In Marseilles, his trip struck the rocks. Delegates from the Commune burst into his hotel room and demanded that he speak in favour of the revolution. Train became embroiled in revolutionary politics. He delivered public harangues and led a march on the military fortifications in Marseilles, which surrendered. In Lyons, he was thrown into prison. After appealing to the international media for help, Train was released, but not before 13 days had been wasted. He arrived back in late December, missing his deadline by at least two months. The 1872 election was won by Ulysses S Grant.
And there the matter might have rested, except for Jules Verne. Verne needed a new idea. In late 1870 and early 1871 news of Train's exploits was arriving in France. Verne very probably saw – the coincidences are surely suggestive – the news about Train. He quickly finished the tale of Phileas Fogg and Passepartout and sold the idea as a serial to Le Temps, who published it in daily instalments from late 1872.
Verne never acknowledged Train as the inspiration. Train lived until 1904 and made three more round-the-world trips, beating his record each time, finally achieving 60 days. He once told an English journalist: "Remember Jules Verne's Around the World in Eighty Days? He stole my thunder. I'm Phileas Fogg. But I have beaten Fogg out of sight."
The Waste Land (1922)
"The Waste Land" begins (of course):
April is the cruellest month,
breeding Lilacs out of the dead land,
mixing Memory and desire,
stirring Dull roots with spring rain.
Not so the first version:
First we had a couple of feelers down at Tom's place,
There was old Tom, boiled to the eyes, blind
(Don't you remember that time after a dance,
Top hats and all, we and Silk Hat Harry,
And old Tom took us behind, brought out a bottle of fizz...
The transformation occurred in January 1921. TS Eliot met Ezra Pound in Paris and showed him a draft of a long poem he had written. It was called "He Do the Police in Different Voices" and was the proto-"Waste Land". It took its title from a passage in Dickens's Our Mutual Friend, in which "Sloppy" (a young man so named because he had been found in the street on a "sloppy" night) is praised by Betty for his reading.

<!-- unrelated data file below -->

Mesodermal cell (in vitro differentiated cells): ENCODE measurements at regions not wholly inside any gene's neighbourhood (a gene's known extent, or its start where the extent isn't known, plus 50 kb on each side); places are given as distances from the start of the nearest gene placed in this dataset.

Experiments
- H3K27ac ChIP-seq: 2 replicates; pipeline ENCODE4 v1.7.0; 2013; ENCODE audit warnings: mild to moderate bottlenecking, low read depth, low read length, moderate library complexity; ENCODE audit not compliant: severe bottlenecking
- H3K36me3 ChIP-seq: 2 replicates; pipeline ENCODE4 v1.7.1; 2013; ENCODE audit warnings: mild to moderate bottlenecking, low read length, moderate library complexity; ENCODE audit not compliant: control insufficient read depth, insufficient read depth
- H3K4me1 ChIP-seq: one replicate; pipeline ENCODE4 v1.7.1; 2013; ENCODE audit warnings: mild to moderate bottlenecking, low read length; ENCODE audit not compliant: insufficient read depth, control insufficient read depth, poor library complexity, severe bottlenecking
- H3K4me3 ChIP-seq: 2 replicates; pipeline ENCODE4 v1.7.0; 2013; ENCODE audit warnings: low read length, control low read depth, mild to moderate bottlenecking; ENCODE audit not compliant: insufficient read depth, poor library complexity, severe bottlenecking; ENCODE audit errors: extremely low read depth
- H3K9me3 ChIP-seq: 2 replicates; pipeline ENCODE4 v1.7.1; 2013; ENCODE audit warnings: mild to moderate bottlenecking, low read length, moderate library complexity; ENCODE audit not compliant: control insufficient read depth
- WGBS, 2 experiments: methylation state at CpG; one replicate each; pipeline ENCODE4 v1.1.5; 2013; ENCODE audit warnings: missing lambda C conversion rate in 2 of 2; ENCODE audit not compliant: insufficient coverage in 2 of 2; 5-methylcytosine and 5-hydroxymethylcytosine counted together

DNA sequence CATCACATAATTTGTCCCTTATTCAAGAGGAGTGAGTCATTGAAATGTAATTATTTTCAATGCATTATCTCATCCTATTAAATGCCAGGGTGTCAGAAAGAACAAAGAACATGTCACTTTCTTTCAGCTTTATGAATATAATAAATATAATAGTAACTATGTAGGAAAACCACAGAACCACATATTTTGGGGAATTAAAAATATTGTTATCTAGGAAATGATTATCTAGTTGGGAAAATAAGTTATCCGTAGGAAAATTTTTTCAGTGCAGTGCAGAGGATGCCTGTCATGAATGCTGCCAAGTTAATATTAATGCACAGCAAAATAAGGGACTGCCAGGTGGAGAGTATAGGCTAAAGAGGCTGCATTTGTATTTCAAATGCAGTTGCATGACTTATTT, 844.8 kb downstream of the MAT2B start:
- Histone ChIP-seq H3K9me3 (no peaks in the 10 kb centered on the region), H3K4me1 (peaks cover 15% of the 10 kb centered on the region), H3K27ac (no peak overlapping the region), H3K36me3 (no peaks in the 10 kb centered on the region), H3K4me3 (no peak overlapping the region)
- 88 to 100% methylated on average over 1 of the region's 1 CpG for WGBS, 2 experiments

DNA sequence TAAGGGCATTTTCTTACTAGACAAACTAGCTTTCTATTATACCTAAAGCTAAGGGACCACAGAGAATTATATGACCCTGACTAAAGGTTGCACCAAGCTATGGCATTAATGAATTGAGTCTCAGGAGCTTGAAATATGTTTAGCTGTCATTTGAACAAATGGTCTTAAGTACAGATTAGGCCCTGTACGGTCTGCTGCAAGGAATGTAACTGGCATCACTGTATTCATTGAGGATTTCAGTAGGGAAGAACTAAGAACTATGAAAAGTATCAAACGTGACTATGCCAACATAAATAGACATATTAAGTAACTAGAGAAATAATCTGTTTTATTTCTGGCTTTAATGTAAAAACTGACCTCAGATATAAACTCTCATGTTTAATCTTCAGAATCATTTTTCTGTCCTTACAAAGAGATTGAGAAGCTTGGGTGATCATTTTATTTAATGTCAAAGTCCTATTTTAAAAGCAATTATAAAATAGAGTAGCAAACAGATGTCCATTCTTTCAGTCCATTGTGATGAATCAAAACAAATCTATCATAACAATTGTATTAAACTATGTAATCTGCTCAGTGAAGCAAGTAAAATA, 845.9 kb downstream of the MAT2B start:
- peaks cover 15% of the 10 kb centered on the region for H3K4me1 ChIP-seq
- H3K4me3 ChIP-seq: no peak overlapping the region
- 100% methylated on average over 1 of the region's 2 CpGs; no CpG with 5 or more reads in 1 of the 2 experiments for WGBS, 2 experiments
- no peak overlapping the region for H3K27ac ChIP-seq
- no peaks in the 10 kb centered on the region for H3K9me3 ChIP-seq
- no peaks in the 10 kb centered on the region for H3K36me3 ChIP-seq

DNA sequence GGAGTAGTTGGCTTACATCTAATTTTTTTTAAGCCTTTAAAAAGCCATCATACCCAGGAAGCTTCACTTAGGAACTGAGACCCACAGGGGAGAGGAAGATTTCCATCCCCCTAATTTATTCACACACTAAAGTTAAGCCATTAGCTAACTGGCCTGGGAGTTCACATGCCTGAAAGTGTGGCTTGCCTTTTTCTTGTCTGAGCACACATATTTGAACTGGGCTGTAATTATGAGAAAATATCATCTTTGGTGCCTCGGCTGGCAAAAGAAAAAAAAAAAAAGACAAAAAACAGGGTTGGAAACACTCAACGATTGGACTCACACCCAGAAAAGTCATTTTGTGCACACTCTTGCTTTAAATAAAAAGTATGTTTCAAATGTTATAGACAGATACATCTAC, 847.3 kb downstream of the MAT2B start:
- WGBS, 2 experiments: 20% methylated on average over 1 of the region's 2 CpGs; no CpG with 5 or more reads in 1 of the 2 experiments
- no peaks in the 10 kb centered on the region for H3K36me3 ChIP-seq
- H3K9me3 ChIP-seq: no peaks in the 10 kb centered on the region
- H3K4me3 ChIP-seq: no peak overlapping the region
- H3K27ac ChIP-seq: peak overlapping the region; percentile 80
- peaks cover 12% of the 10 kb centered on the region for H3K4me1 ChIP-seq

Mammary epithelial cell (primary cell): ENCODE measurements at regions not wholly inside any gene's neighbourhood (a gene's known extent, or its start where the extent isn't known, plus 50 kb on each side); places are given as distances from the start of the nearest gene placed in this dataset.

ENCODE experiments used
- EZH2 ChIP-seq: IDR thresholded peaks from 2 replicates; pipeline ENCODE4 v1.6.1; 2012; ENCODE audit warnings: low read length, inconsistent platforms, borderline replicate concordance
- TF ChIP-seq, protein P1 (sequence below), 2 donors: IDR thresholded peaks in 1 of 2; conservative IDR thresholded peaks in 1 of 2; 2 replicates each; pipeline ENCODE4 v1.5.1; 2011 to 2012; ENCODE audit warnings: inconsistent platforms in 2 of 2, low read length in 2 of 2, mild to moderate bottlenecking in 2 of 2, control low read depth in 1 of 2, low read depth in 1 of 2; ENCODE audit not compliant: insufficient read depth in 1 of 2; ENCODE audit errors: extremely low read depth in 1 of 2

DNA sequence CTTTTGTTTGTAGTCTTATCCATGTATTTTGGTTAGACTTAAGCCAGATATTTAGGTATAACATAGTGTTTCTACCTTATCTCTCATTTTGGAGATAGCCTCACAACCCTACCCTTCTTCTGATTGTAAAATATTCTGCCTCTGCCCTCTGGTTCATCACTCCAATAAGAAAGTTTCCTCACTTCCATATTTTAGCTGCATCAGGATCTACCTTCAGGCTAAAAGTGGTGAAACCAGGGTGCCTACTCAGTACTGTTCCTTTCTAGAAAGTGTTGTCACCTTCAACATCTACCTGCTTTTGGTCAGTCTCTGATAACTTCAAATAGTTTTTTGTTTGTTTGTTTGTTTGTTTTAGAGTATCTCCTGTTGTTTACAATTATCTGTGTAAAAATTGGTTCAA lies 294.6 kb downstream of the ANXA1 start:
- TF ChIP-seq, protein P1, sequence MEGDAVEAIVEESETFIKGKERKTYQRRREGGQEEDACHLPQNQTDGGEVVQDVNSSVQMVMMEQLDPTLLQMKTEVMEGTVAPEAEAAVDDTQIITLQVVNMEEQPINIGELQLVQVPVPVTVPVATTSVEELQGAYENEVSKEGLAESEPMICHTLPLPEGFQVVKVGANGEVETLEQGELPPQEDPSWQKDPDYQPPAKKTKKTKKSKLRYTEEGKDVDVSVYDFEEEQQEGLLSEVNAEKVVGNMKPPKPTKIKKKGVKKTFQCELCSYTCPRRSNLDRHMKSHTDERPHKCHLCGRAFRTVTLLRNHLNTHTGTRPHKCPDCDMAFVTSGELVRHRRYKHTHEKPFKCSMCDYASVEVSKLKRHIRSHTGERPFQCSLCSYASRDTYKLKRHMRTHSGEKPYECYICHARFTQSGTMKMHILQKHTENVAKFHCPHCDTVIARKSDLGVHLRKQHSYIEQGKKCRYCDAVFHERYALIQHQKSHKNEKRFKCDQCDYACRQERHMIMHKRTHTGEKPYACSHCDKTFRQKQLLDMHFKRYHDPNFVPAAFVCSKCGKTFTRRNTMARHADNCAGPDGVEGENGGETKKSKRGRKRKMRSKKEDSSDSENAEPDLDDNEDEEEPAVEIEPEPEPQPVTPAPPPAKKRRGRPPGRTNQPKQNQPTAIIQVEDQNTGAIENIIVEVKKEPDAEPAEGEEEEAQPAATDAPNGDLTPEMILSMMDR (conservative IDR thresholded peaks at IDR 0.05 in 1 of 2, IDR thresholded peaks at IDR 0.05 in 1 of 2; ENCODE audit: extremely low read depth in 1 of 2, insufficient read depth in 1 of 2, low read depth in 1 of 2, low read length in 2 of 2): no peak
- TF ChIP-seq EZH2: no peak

Pound, given the job of editor, slashed through page after page, reducing the poem almost by half. He cut the embarrassing scenes above of a drunken spree in Boston with old Tom and Silk Hat Harry; he cut 27 lines on the further adventures of the typist and the young man carbuncular; a further 160 lines dealing with the doings of Fresca and Phlebas; and junked 84 lines of part IV, making it the shortest of the five parts. He made around 200 suggestions and emendations. By the time he had finished, the poem was radically different.
In Pound's version, the poem began with the prophetic voice of Tiresias ("April is the cruellest month...") and this voice went on to dominate the poem. Gone was the archness, the vaudevillian scenes of lowlife, the period-piece flavour. "He Do the Police in Different Voices", which had originally been chosen – apologetically? – to suggest a miscellany of voices, was now not quite so accurate. The poem had gained structure.
Casting around for a title, Eliot settled on "The Waste Land", and the poem was published as such in The Criterion in October 1922 (and later as a small book).